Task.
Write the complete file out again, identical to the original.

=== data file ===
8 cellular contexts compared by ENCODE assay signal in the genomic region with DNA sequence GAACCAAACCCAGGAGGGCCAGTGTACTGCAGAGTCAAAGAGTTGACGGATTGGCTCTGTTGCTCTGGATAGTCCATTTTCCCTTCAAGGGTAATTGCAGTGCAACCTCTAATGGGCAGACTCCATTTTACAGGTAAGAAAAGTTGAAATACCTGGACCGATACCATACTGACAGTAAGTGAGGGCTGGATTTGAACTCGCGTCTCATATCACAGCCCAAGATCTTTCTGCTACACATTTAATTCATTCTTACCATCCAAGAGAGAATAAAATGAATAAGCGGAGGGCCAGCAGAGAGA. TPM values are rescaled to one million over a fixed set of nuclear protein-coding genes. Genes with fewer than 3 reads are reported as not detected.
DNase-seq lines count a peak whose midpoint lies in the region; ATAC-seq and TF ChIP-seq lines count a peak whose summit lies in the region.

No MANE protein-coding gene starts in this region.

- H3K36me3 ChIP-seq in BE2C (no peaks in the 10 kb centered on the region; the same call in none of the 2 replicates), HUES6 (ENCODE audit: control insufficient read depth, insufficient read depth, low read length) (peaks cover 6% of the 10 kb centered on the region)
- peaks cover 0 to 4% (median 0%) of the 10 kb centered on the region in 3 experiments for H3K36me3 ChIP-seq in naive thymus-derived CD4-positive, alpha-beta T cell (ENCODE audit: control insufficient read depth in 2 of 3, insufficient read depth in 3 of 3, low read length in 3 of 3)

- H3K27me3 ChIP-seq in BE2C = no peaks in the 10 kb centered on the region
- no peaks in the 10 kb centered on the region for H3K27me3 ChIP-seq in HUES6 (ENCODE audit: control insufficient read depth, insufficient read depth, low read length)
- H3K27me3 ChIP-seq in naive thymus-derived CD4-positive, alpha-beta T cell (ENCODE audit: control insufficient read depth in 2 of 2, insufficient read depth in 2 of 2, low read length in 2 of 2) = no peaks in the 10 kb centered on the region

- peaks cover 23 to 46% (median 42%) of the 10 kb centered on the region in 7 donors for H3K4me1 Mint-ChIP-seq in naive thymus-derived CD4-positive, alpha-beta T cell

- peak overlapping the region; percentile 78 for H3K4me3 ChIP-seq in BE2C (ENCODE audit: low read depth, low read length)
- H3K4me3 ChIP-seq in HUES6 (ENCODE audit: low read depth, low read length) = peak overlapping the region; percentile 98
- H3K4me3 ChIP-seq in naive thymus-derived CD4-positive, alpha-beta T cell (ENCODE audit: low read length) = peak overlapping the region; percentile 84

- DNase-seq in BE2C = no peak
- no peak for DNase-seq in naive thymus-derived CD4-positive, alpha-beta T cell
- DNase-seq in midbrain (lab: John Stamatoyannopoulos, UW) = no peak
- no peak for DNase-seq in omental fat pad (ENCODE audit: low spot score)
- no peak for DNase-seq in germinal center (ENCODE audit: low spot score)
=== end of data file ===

8 cellular contexts compared by ENCODE assay signal in the genomic region with DNA sequence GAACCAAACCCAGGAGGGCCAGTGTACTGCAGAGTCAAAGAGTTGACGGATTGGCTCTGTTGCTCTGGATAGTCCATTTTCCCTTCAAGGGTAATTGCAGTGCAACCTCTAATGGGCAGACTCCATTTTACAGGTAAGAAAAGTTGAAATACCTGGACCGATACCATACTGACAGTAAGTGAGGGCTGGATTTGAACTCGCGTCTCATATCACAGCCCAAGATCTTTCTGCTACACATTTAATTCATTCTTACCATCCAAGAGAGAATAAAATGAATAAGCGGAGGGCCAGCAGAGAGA. TPM values are rescaled to one million over a fixed set of nuclear protein-coding genes. Genes with fewer than 3 reads are reported as not detected.
DNase-seq lines count a peak whose midpoint lies in the region; ATAC-seq and TF ChIP-seq lines count a peak whose summit lies in the region.

No MANE protein-coding gene starts in this region.

- H3K36me3 ChIP-seq in BE2C (no peaks in the 10 kb centered on the region; the same call in none of the 2 replicates), HUES6 (ENCODE audit: control insufficient read depth, insufficient read depth, low read length) (peaks cover 6% of the 10 kb centered on the region)
- peaks cover 0 to 4% (median 0%) of the 10 kb centered on the region in 3 experiments for H3K36me3 ChIP-seq in naive thymus-derived CD4-positive, alpha-beta T cell (ENCODE audit: control insufficient read depth in 2 of 3, insufficient read depth in 3 of 3, low read length in 3 of 3)

- H3K27me3 ChIP-seq in BE2C = no peaks in the 10 kb centered on the region
- no peaks in the 10 kb centered on the region for H3K27me3 ChIP-seq in HUES6 (ENCODE audit: control insufficient read depth, insufficient read depth, low read length)
- H3K27me3 ChIP-seq in naive thymus-derived CD4-positive, alpha-beta T cell (ENCODE audit: control insufficient read depth in 2 of 2, insufficient read depth in 2 of 2, low read length in 2 of 2) = no peaks in the 10 kb centered on the region

- peaks cover 23 to 46% (median 42%) of the 10 kb centered on the region in 7 donors for H3K4me1 Mint-ChIP-seq in naive thymus-derived CD4-positive, alpha-beta T cell

- peak overlapping the region; percentile 78 for H3K4me3 ChIP-seq in BE2C (ENCODE audit: low read depth, low read length)
- H3K4me3 ChIP-seq in HUES6 (ENCODE audit: low read depth, low read length) = peak overlapping the region; percentile 98
- H3K4me3 ChIP-seq in naive thymus-derived CD4-positive, alpha-beta T cell (ENCODE audit: low read length) = peak overlapping the region; percentile 84

- DNase-seq in BE2C = no peak
- no peak for DNase-seq in naive thymus-derived CD4-positive, alpha-beta T cell
- DNase-seq in midbrain (lab: John Stamatoyannopoulos, UW) = no peak
- no peak for DNase-seq in omental fat pad (ENCODE audit: low spot score)
- no peak for DNase-seq in germinal center (ENCODE audit: low spot score)